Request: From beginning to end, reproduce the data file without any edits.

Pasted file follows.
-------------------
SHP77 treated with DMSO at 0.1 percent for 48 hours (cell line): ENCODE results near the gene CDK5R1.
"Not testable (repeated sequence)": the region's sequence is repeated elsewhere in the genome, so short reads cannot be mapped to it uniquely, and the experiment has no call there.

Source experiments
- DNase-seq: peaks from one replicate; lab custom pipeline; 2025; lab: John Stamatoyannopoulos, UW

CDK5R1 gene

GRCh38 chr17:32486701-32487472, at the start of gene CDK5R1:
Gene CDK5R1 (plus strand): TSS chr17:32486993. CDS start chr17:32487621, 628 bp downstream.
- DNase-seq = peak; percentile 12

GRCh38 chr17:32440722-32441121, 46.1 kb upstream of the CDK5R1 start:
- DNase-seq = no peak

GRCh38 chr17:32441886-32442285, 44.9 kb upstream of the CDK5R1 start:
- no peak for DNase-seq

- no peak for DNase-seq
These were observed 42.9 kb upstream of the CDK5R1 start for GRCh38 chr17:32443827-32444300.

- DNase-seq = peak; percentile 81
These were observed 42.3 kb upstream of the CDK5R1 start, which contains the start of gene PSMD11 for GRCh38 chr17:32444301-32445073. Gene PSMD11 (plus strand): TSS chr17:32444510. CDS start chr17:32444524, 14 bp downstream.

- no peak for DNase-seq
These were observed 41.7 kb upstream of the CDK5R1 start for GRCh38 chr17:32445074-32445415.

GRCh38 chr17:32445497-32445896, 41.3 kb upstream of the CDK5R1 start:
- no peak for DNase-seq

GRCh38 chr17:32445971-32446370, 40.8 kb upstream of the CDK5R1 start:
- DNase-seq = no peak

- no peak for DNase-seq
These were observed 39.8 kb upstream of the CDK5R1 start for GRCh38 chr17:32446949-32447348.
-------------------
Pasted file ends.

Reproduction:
SHP77 treated with DMSO at 0.1 percent for 48 hours (cell line): ENCODE results near the gene CDK5R1.
"Not testable (repeated sequence)": the region's sequence is repeated elsewhere in the genome, so short reads cannot be mapped to it uniquely, and the experiment has no call there.

Source experiments
- DNase-seq: peaks from one replicate; lab custom pipeline; 2025; lab: John Stamatoyannopoulos, UW

CDK5R1 gene

GRCh38 chr17:32486701-32487472, at the start of gene CDK5R1:
Gene CDK5R1 (plus strand): TSS chr17:32486993. CDS start chr17:32487621, 628 bp downstream.
- DNase-seq = peak; percentile 12

GRCh38 chr17:32440722-32441121, 46.1 kb upstream of the CDK5R1 start:
- DNase-seq = no peak

GRCh38 chr17:32441886-32442285, 44.9 kb upstream of the CDK5R1 start:
- no peak for DNase-seq

- no peak for DNase-seq
These were observed 42.9 kb upstream of the CDK5R1 start for GRCh38 chr17:32443827-32444300.

- DNase-seq = peak; percentile 81
These were observed 42.3 kb upstream of the CDK5R1 start, which contains the start of gene PSMD11 for GRCh38 chr17:32444301-32445073. Gene PSMD11 (plus strand): TSS chr17:32444510. CDS start chr17:32444524, 14 bp downstream.

- no peak for DNase-seq
These were observed 41.7 kb upstream of the CDK5R1 start for GRCh38 chr17:32445074-32445415.

GRCh38 chr17:32445497-32445896, 41.3 kb upstream of the CDK5R1 start:
- no peak for DNase-seq

GRCh38 chr17:32445971-32446370, 40.8 kb upstream of the CDK5R1 start:
- DNase-seq = no peak

- no peak for DNase-seq
These were observed 39.8 kb upstream of the CDK5R1 start for GRCh38 chr17:32446949-32447348.